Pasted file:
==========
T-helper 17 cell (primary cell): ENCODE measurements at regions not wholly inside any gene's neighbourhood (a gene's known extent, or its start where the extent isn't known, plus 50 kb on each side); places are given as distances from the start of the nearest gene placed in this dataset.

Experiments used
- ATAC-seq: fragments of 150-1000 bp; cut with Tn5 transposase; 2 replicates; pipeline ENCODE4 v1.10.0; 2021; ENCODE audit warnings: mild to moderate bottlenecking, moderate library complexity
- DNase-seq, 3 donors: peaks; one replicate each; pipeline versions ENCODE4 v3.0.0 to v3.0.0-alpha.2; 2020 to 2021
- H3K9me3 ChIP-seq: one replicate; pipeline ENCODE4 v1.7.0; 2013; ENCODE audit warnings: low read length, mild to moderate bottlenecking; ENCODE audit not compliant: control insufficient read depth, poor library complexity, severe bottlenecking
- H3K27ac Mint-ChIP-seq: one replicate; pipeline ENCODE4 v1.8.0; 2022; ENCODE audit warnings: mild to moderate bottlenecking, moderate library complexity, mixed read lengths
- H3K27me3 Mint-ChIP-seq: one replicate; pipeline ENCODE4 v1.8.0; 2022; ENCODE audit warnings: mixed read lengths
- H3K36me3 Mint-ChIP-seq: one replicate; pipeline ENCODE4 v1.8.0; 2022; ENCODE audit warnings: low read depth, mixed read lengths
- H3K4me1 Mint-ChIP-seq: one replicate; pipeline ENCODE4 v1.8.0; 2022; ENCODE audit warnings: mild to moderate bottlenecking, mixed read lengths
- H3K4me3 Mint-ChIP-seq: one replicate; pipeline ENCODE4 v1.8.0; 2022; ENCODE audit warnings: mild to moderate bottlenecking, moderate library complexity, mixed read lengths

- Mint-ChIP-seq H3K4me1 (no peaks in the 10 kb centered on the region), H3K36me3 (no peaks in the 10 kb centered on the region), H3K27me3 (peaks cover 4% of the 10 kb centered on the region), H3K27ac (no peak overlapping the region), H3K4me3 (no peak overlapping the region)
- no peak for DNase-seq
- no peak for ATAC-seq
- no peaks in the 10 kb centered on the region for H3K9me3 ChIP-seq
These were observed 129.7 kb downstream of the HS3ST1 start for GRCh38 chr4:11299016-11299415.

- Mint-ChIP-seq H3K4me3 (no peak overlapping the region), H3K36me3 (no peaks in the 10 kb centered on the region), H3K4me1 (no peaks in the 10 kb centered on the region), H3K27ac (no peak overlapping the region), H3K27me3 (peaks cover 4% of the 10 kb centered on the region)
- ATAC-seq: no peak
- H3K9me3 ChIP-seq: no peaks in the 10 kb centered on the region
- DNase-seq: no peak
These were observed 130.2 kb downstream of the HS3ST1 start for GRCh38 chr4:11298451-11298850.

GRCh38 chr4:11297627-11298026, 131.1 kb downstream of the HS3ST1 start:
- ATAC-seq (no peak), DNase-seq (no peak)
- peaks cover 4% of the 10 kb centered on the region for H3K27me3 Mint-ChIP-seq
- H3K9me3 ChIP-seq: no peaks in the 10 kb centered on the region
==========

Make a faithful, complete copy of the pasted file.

T-helper 17 cell (primary cell): ENCODE measurements at regions not wholly inside any gene's neighbourhood (a gene's known extent, or its start where the extent isn't known, plus 50 kb on each side); places are given as distances from the start of the nearest gene placed in this dataset.

Experiments used
- ATAC-seq: fragments of 150-1000 bp; cut with Tn5 transposase; 2 replicates; pipeline ENCODE4 v1.10.0; 2021; ENCODE audit warnings: mild to moderate bottlenecking, moderate library complexity
- DNase-seq, 3 donors: peaks; one replicate each; pipeline versions ENCODE4 v3.0.0 to v3.0.0-alpha.2; 2020 to 2021
- H3K9me3 ChIP-seq: one replicate; pipeline ENCODE4 v1.7.0; 2013; ENCODE audit warnings: low read length, mild to moderate bottlenecking; ENCODE audit not compliant: control insufficient read depth, poor library complexity, severe bottlenecking
- H3K27ac Mint-ChIP-seq: one replicate; pipeline ENCODE4 v1.8.0; 2022; ENCODE audit warnings: mild to moderate bottlenecking, moderate library complexity, mixed read lengths
- H3K27me3 Mint-ChIP-seq: one replicate; pipeline ENCODE4 v1.8.0; 2022; ENCODE audit warnings: mixed read lengths
- H3K36me3 Mint-ChIP-seq: one replicate; pipeline ENCODE4 v1.8.0; 2022; ENCODE audit warnings: low read depth, mixed read lengths
- H3K4me1 Mint-ChIP-seq: one replicate; pipeline ENCODE4 v1.8.0; 2022; ENCODE audit warnings: mild to moderate bottlenecking, mixed read lengths
- H3K4me3 Mint-ChIP-seq: one replicate; pipeline ENCODE4 v1.8.0; 2022; ENCODE audit warnings: mild to moderate bottlenecking, moderate library complexity, mixed read lengths

- Mint-ChIP-seq H3K4me1 (no peaks in the 10 kb centered on the region), H3K36me3 (no peaks in the 10 kb centered on the region), H3K27me3 (peaks cover 4% of the 10 kb centered on the region), H3K27ac (no peak overlapping the region), H3K4me3 (no peak overlapping the region)
- no peak for DNase-seq
- no peak for ATAC-seq
- no peaks in the 10 kb centered on the region for H3K9me3 ChIP-seq
These were observed 129.7 kb downstream of the HS3ST1 start for GRCh38 chr4:11299016-11299415.

- Mint-ChIP-seq H3K4me3 (no peak overlapping the region), H3K36me3 (no peaks in the 10 kb centered on the region), H3K4me1 (no peaks in the 10 kb centered on the region), H3K27ac (no peak overlapping the region), H3K27me3 (peaks cover 4% of the 10 kb centered on the region)
- ATAC-seq: no peak
- H3K9me3 ChIP-seq: no peaks in the 10 kb centered on the region
- DNase-seq: no peak
These were observed 130.2 kb downstream of the HS3ST1 start for GRCh38 chr4:11298451-11298850.

GRCh38 chr4:11297627-11298026, 131.1 kb downstream of the HS3ST1 start:
- ATAC-seq (no peak), DNase-seq (no peak)
- peaks cover 4% of the 10 kb centered on the region for H3K27me3 Mint-ChIP-seq
- H3K9me3 ChIP-seq: no peaks in the 10 kb centered on the region